8. The circuit of claim 6 wherein said signal restoring means further includes third means having positive and negative inputs and an output, said third means being respectively connected at said positive and negative inputs to said outputs of said second means and first means and being operable to clamp said noise-free AC data-containing output signal outputted by said first means to said preset DC reference level corresponding to a specified sync level of a standard video signal and to produce said second signal having said AC data-containing component free of noise and being clamped to said preset DC reference level.
9. The circuit of claim 8 wherein said third means is an operational amplifier configured as a DC clamp.
10. The circuit of claim 8 wherein said signal buffering means has an input connected to said outputs of said first means and third means of said signal clamping means for receiving said second signal, said signal buffering means having an output and being operable to isolate said second signal from external influences and produce said noise-free AC data-containing reference level-clamped output signal.
11. A video signal filtering method, comprising the steps of:
(a) receiving unfiltered high-state and low-state components of an original video signal being substantially equally injected with electromagnetic noise;
(b) subtracting said unfiltered high-state and low-state components of said video signal one component from the other component so as to produce a first signal having a DC offset component and an AC data-containing component being free of noise;
(c) restoring said first signal to a preset DC reference level corresponding to a specified sync level of a standard video signal so as to produce a second signal having said AC data-containing component free of noise and being clamped to said preset DC reference level; and
(d) isolating said second signal from external electronic disturbances so as to produce noise-free AC data-containing reference level-clamped output signal for providing a filtered high-state component having syncs stabilized to the specified sync level of the standard video signal to replace said unfiltered noise-injected high-state component of said original video signal.
12. The method of claim 11 wherein said restoring includes removing said DC offset component of said first signal.
13. The method of claim 12 wherein said restoring includes passing said AC data-containing component of said first signal.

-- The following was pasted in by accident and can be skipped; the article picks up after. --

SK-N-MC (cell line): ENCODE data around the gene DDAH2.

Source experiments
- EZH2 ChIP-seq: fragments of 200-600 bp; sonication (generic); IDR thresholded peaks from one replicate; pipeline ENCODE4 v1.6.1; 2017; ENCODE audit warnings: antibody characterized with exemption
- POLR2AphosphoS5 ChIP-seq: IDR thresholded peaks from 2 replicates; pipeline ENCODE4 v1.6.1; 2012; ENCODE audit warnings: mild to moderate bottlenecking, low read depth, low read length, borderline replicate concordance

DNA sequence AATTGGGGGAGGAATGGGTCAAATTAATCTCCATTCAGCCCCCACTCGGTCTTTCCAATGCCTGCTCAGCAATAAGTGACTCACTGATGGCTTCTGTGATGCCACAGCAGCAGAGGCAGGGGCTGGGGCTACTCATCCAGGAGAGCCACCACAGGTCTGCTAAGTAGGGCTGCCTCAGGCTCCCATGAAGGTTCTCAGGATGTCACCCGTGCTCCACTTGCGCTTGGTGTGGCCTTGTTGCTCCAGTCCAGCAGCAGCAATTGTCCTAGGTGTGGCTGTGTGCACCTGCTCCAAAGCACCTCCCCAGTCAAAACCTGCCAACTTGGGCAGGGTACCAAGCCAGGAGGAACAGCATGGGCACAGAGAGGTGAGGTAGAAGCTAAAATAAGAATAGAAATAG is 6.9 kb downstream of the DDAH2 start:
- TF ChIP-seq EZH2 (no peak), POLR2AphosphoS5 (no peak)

14. The method of claim 11 wherein said restoring includes producing said DC reference level signal.
15. The method of claim 14 wherein said restoring also includes clamping said first signal to said preset DC reference level corresponding to the specified sync level of the standard video signal so as to produce said second signal having said AC data-containing component free of noise and being clamped to said preset DC reference level.
Description
BACKGROUND OF THE INVENTION

1. Field of the Invention

The present invention generally relates to signal filtering and restoring techniques and, more particularly, to a video signal filtering method and circuit for removing noise and providing clean information-bearing video signals.

2. Description of the Prior Art

Video signals frequently must be sent over transmission lines found in harsh environment where they are susceptible to the injection of noise, such as electromagnetic radiation (EMR). For example, high EMR levels are present in commercial and military aircraft and remotely piloted vehicles and around factory monitors, video manufacturing line inspection systems, and recreational vehicle video systems.

For instance, in carrying out testing of military weapons, video signals from various sources are recorded onboard a test aircraft for later analysis on the ground. In many of the test aircraft, the problem is that the video information has so much noise injected onto it that it becomes virtually unusable for analysis later. After a review of this problem was carried out, the conclusion was reached that the noise was mainly due to the presence of large electromagnetic fields in the wiring bundles through which the video signals are routed.

Several different approaches, such as use of filter capacitors and video isolation transformers, were tried in an attempt to solve this problem. However, unfortunately these approaches created other problems by removing the DC reference required to properly record the video signals and not saturate any buffer amplifiers. As a consequence, a need arose for a different way to solve this problem, one that would remove the noise and provide a clean buffered video signal for recorders, without introducing a new set of problems.

SUMMARY OF THE INVENTION

It is thus an object of the present invention to provide noise-free video signals.

It is yet another object of the present invention to provide a means for removing noise from video signals.